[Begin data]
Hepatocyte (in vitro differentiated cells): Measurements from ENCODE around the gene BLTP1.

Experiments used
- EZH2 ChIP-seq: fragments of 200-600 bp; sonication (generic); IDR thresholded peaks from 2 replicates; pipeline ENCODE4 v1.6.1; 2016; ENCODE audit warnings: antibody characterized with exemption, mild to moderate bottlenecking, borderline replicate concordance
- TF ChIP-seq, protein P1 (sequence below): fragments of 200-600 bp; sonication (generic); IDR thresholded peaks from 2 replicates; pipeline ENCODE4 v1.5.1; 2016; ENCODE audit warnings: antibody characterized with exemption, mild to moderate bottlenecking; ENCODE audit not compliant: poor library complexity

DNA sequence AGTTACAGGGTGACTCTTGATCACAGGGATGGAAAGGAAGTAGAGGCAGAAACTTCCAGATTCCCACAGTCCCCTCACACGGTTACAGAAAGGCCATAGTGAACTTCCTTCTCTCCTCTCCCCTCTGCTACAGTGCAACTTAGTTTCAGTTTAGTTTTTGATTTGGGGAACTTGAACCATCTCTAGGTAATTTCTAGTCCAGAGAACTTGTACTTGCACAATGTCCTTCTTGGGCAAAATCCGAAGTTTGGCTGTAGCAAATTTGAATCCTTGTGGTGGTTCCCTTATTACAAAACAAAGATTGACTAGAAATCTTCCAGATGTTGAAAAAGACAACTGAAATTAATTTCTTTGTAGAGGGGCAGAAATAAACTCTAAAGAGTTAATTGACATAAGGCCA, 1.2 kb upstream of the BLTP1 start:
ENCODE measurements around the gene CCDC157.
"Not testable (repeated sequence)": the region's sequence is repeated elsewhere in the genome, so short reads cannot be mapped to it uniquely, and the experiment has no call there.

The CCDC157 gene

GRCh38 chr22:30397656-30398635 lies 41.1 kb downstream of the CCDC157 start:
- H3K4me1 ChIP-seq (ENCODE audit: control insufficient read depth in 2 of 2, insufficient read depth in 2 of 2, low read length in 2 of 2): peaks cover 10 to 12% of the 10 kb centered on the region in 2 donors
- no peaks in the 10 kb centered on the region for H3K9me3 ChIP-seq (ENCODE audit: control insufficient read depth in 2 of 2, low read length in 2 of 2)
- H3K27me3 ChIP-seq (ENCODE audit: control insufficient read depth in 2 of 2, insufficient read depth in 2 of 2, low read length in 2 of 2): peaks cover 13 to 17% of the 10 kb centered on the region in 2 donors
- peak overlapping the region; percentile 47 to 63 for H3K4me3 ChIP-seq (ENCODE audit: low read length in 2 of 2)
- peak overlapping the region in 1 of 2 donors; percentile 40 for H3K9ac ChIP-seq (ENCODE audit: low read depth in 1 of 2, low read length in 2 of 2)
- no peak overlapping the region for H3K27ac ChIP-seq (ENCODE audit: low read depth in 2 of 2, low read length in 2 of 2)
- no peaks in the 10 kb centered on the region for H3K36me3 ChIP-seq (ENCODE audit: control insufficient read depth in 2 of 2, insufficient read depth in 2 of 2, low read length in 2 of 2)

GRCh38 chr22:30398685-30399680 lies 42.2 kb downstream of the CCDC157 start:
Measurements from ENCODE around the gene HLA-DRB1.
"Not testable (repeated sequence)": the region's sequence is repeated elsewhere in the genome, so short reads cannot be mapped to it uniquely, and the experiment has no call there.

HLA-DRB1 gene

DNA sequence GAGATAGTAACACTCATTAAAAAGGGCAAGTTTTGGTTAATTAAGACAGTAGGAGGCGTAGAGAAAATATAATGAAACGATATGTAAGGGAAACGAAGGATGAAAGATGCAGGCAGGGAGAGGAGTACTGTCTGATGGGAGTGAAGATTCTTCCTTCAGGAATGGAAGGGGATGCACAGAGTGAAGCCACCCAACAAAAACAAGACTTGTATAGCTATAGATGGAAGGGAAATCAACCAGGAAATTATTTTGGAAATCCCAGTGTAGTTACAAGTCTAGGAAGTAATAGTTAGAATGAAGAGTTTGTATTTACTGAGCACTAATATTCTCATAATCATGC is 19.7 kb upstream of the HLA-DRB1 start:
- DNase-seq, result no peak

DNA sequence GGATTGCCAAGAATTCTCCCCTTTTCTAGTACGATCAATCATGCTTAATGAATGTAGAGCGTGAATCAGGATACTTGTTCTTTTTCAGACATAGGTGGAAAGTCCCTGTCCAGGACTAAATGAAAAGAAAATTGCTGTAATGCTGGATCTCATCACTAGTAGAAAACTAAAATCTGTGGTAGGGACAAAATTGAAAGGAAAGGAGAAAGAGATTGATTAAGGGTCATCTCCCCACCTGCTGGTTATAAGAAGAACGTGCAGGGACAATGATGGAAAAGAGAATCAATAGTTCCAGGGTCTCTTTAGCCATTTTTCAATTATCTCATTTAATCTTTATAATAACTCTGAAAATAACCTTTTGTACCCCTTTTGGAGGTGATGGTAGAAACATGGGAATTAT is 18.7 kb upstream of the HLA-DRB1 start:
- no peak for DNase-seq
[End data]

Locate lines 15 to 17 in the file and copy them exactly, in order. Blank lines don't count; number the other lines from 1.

- no peak overlapping the region for H3K27ac ChIP-seq (ENCODE audit: low read depth in 2 of 2, low read length in 2 of 2)
- no peaks in the 10 kb centered on the region for H3K36me3 ChIP-seq (ENCODE audit: control insufficient read depth in 2 of 2, insufficient read depth in 2 of 2, low read length in 2 of 2)

GRCh38 chr22:30398685-30399680 lies 42.2 kb downstream of the CCDC157 start: